Meet Christian Sellers, the man behind Pushfins. Part craftsman, part aerotech hacker. Full visionary.
This is a tale of a man who sought to make a point: that the surf industry can manufacture better products in better ways. Christian is on a mission to eradicate waste from the manufacturing process, one fin at a time. It’s a story of dedication, perseverance and belief.
To really understand what Christian is doing with his company, Pushfins, it helps to have some insight into the overwhelming toxicity and wastefulness that permeates the surf industry. It’s a cruel irony that the materials used for a sport that is so close to nature are those that are causing irreparable damage to the environment. An estimated 400,000 boards are manufactured each year out of polyurethane foam, polyester resin and fibreglass - all toxic materials. Then, consider the additional equipment and accessories that go along with these new boards. When they break or reach the end of their lifespan, this equipment either ends up in landfill or washes out to sea. Either way, the slow breakdown of the material seeps into nature and poisons its surroundings.
The first thing you need to know about Christian, aside from being a surfer, is that he is a maker. A tinkerer. An inquisitive soul. He is also a skater and a snowboarder, having grown up in Seattle. After a 2-year surf and backpacking trip through Central America and Southeast Asia with his (now) wife Emily, they moved to Lake Tahoe to chase snow. Even in the mountain mecca, Christian's mind was on surfing and he started spending more and more time exploring California's central coast. Around this time, Christian found a long forgotten 80’s longboard in a Tahoe garage and decided to strip the glass and reshape it.
When starting out on his shaping journey, Christian was lucky enough to get exposed to more sustainable materials that have been gaining popularity over the past few years, including recycled EPS foam and plant based bio epoxy. This struck a chord. Just because boards have been shaped for the past 50 years with these materials, doesn't mean there aren’t better alternatives out there.
Shortly after building that first board, a friend broke a fin. Christian offered to make a replacement. After all, how hard could it be? Inspired by the sustainable materials he was using in the shaping bay, Christian figured he could make a fin with as little waste as possible, using the bio epoxy he had discovered not long before and a sustainable core material. Skate decks were an intuitive choice. He grew up skating so was familiar with the properties of wooden decks. Maple ply was strong, light and responsive - the perfect material for a fin. Plus, there’d be plenty of broken skate decks kicking around.
Sometimes it takes an outsider’s perspective to bring true innovation and Christian could see the opportunity:
The characteristics that you want in a fin core are the same as a skateboard. Obviously light and strong. But the most important characteristic is for them to store the maximum amount of energy when loaded and to release that energy quickly and consistently.
With a sanding wheel, a few basic hand tools and some skills acquired from working on boats, Christian taught himself the basic principles of hand foiling fins.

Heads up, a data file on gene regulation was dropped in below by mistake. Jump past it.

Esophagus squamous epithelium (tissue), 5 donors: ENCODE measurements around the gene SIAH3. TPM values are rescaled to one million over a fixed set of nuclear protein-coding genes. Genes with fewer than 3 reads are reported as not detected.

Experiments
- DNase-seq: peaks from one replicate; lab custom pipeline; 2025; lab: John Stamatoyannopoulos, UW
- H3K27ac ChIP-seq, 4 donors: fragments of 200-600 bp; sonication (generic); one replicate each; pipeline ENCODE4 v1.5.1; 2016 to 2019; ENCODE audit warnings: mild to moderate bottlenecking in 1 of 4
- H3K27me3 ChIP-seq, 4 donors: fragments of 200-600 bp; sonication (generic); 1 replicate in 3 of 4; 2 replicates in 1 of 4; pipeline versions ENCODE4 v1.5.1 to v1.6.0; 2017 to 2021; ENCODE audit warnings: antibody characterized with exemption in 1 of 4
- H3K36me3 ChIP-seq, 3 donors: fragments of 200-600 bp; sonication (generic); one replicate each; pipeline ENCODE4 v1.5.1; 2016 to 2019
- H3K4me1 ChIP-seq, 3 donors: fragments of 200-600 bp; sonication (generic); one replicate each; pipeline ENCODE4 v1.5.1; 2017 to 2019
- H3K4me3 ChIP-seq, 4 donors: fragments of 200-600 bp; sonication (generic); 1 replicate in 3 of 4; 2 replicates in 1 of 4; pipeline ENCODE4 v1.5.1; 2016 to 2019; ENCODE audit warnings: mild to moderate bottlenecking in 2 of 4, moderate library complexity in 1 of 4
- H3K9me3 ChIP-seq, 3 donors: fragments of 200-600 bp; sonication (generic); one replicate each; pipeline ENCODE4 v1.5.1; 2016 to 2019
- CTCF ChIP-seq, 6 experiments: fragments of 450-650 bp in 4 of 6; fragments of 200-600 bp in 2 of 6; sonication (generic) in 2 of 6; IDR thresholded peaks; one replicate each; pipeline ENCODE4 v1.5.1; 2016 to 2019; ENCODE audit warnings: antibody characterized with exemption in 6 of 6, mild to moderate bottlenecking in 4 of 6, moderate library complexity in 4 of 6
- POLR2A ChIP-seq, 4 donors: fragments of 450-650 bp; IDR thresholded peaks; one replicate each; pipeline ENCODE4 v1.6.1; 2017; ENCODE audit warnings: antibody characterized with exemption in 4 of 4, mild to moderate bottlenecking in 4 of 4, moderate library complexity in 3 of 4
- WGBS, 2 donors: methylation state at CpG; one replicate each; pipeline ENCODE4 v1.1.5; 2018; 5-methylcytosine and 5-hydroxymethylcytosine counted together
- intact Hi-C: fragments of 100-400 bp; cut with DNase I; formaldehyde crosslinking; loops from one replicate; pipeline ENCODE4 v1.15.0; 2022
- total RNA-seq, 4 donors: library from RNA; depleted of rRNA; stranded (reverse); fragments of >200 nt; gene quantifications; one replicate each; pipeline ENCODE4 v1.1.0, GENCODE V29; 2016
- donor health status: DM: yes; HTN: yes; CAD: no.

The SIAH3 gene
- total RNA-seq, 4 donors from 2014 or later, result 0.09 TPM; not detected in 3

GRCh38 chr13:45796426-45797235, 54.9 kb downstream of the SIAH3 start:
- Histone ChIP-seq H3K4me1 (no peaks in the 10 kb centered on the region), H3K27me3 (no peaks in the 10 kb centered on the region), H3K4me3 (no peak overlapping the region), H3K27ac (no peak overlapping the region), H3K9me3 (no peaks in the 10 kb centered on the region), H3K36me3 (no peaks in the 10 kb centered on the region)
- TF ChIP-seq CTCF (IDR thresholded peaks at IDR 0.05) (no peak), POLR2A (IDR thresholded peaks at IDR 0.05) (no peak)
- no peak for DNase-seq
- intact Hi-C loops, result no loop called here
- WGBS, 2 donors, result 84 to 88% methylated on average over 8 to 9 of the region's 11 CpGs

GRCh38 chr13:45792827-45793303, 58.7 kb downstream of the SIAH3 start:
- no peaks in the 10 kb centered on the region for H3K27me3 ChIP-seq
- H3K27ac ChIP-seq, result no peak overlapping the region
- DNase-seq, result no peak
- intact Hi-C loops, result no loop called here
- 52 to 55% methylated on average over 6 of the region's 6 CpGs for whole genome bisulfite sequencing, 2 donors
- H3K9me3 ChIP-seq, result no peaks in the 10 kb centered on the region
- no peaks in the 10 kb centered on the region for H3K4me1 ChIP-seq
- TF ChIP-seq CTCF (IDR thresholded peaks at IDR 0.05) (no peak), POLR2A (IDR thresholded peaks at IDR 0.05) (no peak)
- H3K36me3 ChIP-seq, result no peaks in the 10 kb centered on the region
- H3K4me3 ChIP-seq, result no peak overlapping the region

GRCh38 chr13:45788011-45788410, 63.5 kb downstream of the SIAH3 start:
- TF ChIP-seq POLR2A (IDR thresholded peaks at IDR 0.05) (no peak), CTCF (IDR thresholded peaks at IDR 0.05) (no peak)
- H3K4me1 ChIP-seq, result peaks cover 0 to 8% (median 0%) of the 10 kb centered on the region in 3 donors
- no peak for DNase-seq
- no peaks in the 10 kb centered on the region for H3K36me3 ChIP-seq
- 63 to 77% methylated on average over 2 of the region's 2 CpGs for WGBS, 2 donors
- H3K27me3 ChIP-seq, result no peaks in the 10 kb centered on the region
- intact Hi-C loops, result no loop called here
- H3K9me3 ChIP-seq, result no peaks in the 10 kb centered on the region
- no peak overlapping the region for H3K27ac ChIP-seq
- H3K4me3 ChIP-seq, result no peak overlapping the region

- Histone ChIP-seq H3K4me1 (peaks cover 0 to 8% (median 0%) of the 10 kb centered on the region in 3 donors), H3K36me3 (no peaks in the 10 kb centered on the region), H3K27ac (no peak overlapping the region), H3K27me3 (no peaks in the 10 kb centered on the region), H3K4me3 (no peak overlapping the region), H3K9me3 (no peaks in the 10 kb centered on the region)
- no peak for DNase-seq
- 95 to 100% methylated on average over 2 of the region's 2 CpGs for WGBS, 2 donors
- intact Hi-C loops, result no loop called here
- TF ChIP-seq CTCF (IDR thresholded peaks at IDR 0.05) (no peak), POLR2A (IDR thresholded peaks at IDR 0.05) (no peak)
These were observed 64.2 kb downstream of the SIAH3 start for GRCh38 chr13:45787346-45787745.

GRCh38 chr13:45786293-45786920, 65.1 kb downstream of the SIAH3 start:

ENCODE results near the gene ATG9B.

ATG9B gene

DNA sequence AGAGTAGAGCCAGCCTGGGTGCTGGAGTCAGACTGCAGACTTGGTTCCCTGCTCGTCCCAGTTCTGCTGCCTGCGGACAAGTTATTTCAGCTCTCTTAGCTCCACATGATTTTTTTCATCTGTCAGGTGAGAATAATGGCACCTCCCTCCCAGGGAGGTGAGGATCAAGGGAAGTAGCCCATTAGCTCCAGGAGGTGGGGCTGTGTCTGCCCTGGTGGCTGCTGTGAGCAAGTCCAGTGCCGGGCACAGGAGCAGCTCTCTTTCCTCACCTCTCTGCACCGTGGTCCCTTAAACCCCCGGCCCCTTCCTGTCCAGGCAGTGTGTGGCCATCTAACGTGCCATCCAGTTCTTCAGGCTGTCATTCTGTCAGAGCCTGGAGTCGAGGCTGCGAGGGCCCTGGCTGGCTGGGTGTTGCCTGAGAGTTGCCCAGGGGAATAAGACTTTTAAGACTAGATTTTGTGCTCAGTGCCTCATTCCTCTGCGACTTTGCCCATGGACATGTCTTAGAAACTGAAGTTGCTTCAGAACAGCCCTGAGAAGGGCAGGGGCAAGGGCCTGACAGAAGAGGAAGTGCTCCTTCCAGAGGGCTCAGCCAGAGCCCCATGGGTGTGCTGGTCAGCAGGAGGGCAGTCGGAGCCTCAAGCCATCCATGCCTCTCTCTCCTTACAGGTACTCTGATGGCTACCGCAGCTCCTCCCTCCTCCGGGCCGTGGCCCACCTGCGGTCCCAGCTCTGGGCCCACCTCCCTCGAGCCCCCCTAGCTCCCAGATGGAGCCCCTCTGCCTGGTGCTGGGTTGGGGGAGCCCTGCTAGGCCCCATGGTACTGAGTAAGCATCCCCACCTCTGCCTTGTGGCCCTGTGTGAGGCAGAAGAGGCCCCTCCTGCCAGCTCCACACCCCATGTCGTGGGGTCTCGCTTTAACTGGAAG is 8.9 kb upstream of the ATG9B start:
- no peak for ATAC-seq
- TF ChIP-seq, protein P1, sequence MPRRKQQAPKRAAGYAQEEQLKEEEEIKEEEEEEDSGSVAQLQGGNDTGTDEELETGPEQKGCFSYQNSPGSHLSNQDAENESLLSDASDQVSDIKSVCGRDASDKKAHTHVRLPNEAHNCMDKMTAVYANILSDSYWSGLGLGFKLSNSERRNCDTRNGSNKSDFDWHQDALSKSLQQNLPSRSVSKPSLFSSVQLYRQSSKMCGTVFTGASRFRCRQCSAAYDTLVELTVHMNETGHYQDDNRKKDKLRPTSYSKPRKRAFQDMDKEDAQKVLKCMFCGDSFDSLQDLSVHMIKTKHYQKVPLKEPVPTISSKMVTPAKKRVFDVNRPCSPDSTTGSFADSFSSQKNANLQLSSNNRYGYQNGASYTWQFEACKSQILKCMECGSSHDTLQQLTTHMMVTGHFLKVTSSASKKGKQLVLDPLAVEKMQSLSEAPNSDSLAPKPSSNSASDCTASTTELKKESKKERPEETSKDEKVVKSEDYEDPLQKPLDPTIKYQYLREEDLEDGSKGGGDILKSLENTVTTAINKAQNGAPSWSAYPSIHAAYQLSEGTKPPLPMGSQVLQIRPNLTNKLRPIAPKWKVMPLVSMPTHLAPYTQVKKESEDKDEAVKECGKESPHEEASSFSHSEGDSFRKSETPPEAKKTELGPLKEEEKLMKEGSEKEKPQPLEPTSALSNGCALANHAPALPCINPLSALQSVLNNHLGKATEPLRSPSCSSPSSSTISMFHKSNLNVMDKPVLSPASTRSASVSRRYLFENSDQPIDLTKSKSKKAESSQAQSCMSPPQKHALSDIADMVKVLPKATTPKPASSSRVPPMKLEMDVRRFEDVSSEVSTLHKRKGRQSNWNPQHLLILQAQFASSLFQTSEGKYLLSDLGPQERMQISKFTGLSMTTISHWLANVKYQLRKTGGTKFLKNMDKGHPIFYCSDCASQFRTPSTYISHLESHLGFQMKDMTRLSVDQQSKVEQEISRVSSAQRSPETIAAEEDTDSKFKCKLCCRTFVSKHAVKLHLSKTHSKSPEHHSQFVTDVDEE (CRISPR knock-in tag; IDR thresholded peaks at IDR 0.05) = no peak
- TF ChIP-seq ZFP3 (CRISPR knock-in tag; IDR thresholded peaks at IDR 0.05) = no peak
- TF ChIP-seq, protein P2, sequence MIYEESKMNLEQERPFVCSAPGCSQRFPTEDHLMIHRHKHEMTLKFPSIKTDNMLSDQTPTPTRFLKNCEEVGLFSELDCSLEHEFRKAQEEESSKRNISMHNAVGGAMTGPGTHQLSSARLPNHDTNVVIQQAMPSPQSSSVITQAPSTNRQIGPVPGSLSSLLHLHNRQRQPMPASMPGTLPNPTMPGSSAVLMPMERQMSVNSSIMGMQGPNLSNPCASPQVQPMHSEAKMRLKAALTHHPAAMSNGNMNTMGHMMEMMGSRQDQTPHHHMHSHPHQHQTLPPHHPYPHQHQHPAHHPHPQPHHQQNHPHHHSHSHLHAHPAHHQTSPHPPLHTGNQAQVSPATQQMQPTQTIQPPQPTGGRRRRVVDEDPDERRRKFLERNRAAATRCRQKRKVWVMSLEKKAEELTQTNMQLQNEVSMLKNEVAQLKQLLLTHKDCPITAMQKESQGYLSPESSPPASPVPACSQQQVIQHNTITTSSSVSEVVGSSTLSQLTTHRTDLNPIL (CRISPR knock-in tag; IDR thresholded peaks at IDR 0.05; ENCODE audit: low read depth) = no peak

What designs are best? How can you design the strongest connection between the wood and epoxy? What areas require reinforcement? Where should the fin flex? How do material properties affect the performance? What’s the process to repurpose a skate deck?
After some trial and error, the first fin forged from a skate deck was made. Christian could see the possibility, but it was still early days. Soon his interest in surfboard shaping pivoted to a full time obsession to create the highest performing fin with the lowest environmental impact.
Fins are complicated. There are no shortcuts. To truly understand fin design, you must wrap your head around the physics of foils as well as templates. Which is exactly what Christian did. He studied anything and everything related to foils, uncovering nuggets of wisdom in the depths of the Internet. He had become a self-taught aerotech hacker.
Slowly, progress was made and processes evolved. Years went by and Christian foiled roughly 1500 fins by hand, developing prototypes upon prototypes. To reach the full potential of the materials, he taught himself RTM — the closed molding infusion process that the larger companies were using to manufacture their high performance fins. Christian built himself a Mad Scientist workshop, complete with CNC machines, a home-made injection system and retrofitted pizza warmers as curing ovens.
Limitations breed creativity and innovation. By challenging himself to work with less, Christian unlocked so much more. Now, after years of hard work with these limitations, the final products are dialled. The next step is for Pushfins to scale up manufacturing. With more fins in more hands, it'll be a positive step for the environment, for surfers and for the industry. Because sustainability on its own is a good thing, but it's only when you combine it with performance that it has the opportunity to make a real difference. In this case, sustainability and high performance aren’t mutually exclusive, they're bed-fellows. In fact, it’s through his stubborn dedication to sustainability that Christian has unlocked the process to creating the world’s lightest fins and possibly the most sustainable hard-good in the industry.
Check out photos from the workshop and shop the Pushfins collection below.
Photography by Tom Schaller. Visit his Instagram here.